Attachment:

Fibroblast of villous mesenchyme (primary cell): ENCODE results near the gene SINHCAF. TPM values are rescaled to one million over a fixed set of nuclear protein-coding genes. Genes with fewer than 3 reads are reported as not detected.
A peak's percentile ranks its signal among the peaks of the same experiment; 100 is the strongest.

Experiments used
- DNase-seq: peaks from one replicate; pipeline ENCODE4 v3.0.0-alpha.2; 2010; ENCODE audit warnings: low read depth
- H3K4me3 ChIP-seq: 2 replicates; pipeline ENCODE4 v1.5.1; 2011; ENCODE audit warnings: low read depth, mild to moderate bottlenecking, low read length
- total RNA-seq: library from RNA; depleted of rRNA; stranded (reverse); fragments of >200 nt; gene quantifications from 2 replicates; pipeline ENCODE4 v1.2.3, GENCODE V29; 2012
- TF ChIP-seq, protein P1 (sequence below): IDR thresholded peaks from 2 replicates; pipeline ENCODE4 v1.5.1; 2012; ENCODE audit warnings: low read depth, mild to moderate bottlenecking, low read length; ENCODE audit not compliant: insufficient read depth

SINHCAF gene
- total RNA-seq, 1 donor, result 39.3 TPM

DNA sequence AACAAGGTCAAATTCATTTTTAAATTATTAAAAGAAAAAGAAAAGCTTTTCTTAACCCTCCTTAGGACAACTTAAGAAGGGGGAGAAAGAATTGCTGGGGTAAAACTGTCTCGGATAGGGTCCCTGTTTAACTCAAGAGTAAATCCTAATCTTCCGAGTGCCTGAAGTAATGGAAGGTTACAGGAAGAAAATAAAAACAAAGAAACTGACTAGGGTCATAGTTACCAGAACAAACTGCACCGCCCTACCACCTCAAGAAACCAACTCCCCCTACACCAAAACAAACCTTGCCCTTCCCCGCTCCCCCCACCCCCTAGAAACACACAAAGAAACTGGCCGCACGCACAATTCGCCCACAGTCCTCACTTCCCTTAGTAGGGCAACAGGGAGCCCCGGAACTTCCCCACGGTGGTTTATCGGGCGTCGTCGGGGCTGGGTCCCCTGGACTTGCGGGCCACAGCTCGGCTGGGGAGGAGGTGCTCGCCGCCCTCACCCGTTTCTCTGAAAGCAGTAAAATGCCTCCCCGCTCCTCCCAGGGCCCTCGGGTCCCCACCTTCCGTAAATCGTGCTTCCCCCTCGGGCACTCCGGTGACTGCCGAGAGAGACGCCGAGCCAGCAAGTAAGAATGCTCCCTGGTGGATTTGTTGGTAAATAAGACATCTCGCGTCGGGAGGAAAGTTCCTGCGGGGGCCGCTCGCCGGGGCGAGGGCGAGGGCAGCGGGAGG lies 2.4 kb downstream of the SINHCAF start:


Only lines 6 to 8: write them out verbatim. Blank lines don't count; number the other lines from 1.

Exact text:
- total RNA-seq: library from RNA; depleted of rRNA; stranded (reverse); fragments of >200 nt; gene quantifications from 2 replicates; pipeline ENCODE4 v1.2.3, GENCODE V29; 2012
- TF ChIP-seq, protein P1 (sequence below): IDR thresholded peaks from 2 replicates; pipeline ENCODE4 v1.5.1; 2012; ENCODE audit warnings: low read depth, mild to moderate bottlenecking, low read length; ENCODE audit not compliant: insufficient read depth

SINHCAF gene